- Location, Location, Location! – My home base in Merriam Park offers me access to a number of great neighborhoods in St. Paul and South Minneapolis. With a couple of kids and a strong desire to avoid dishpan hands, my family dines out more than we should. It is important to live in a place that we can live in….if you know what I mean. A home buyer should be on the lookout for schools, retail storefronts, dining, coffee shops, parks, all the things that round out your life (unless you’re my 14 year old son and all you need is a nearby Jimmy John’s and speedy Wi-Fi). With limited inventory and healthy home values, sometimes the most desired neighborhoods are tough to access. I encourage my clients to think outside the box when it comes to location. I love Como for first time home buyers. Great housing stock, cool shops and restaurants popping up everywhere, parks and green space, and easy access to both downtowns. Maybe you work in downtown St. Paul – have you ever considered West St. Paul? Take a quick trek across the High Bridge and drive around. Again, really solid and affordable housing stock in a neighborhood that just keeps getting better. South Minneapolis, Midway, and Newell Park in St. Paul are great options for first timers too. As a REALTOR, I take pride in being able to help my clients uncover areas they may have never considered.
- What Do You Want? – And more importantly, how badly do you want it? With limited housing supply and stiff competition, home buyers are finding out that they have to shorten the list of things they absolutely MUST HAVE! A 3-car garage in the heart of South Minneapolis or St. Paul. How do you feel about tearing down the existing garage and building your own? Master Suite? 3rd (even 2nd) bathroom? Granite counter tops? Open floor plan (thanks HGTV)? All of the above regularly find their way onto my client’s list – and they’re all great features in a home, but hard to find under one roof sometimes. My advice, be flexible. Consider taking on some post-purchase renovation projects or plan on bringing a little more money to the closing table. More than anything, work with a REALTOR who can not only scour active listings on the MLS, but also beat the bushes and network like crazy to uncover a home that may not be on the market yet!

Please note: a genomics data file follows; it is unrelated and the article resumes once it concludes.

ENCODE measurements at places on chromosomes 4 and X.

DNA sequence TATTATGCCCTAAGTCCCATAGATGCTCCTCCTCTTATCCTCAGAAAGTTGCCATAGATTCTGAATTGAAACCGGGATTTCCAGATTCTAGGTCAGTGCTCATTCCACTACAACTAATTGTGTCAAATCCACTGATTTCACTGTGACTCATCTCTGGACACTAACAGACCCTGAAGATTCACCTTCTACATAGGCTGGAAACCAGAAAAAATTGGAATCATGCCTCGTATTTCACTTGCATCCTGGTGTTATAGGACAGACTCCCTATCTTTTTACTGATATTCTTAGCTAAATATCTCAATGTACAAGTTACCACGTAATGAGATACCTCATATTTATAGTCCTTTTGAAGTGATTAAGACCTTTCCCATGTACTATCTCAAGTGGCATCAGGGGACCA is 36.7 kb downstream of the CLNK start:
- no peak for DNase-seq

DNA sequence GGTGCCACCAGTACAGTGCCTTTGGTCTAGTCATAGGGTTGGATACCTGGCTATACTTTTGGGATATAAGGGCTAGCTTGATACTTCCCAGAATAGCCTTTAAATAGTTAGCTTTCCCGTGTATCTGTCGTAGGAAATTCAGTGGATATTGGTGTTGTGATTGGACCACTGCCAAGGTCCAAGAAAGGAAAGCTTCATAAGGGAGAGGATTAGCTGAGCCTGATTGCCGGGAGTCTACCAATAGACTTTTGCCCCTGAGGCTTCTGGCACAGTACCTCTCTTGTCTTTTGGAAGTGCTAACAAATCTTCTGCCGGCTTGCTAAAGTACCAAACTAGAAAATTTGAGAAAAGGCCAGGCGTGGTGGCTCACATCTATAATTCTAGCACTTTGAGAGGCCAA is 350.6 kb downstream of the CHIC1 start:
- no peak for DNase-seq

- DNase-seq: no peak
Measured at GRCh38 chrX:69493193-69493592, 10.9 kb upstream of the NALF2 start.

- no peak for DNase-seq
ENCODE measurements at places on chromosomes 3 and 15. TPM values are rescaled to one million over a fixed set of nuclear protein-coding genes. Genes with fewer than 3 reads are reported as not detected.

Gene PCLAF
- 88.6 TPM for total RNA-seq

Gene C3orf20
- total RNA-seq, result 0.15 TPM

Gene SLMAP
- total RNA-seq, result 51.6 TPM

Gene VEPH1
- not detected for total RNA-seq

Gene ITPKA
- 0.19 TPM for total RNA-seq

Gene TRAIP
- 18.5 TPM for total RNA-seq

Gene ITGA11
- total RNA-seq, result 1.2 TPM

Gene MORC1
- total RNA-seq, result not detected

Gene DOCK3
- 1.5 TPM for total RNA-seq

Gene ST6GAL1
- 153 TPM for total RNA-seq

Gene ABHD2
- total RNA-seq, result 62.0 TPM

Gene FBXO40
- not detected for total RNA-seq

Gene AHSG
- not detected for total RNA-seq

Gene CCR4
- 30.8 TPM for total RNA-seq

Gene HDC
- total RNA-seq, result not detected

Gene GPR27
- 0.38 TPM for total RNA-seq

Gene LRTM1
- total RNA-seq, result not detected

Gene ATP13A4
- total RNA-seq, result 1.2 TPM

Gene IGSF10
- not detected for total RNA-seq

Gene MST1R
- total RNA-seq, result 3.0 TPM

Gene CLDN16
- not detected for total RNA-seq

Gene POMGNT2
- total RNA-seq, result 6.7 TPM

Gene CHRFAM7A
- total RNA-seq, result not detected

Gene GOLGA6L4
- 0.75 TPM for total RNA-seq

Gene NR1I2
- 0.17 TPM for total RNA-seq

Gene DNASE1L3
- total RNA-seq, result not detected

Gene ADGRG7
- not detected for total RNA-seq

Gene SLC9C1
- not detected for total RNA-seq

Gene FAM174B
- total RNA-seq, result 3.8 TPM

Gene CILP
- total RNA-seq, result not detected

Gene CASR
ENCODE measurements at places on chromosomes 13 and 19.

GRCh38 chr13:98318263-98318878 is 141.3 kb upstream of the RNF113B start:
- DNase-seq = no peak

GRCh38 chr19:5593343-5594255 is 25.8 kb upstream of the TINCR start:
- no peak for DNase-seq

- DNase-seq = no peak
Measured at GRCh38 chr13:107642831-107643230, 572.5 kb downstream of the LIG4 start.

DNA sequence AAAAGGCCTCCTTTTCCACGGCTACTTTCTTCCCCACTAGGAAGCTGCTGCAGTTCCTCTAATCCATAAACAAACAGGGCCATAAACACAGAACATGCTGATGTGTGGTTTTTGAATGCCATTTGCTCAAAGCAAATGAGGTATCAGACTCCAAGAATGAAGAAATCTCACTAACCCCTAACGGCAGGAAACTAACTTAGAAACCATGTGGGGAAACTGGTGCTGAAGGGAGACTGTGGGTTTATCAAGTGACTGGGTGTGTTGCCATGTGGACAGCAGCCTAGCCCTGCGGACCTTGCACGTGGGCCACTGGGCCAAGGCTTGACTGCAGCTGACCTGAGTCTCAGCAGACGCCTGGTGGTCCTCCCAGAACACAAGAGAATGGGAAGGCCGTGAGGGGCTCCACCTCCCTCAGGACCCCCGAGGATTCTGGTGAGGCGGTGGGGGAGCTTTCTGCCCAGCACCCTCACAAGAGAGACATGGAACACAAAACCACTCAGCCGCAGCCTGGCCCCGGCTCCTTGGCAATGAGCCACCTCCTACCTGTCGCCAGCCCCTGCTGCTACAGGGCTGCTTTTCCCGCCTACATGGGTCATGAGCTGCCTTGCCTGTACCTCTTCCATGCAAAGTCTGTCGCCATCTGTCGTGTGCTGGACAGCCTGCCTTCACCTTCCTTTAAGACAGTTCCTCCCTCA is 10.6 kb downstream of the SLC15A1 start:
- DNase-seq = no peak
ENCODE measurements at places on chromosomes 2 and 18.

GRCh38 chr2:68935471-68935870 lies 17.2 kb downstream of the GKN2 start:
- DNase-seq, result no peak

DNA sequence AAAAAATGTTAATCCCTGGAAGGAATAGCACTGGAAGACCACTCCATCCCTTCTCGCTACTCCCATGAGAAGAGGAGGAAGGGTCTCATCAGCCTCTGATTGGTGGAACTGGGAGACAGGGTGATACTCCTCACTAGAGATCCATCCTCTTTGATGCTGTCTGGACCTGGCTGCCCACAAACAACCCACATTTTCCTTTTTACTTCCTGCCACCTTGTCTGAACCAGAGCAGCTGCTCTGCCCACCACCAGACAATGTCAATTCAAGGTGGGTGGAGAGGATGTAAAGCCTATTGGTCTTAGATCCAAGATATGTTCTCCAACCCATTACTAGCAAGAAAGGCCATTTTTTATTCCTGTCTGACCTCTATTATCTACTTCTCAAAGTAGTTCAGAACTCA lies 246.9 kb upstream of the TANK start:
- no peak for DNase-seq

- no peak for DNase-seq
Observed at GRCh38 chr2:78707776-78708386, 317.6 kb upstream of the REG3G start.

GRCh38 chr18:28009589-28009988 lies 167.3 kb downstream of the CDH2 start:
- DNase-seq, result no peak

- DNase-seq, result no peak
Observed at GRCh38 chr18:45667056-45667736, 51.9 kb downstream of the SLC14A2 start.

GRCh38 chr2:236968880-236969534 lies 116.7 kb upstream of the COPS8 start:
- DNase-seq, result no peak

Those are four important things to keep in mind when buying or selling in 2016. The list could on much longer, and I would encourage you to call me at (651) 251-4898 or email me at firstname.lastname@example.org with your questions about home shopping and selling.
2016 is going to be a great year to make a move, and I’m hoping you sell your home for the right price and as quickly as possible. And for those of you looking for a home, get in touch with your favorite REALTOR and let him help you find your place (tag line courtesy of RE/MAX Results)!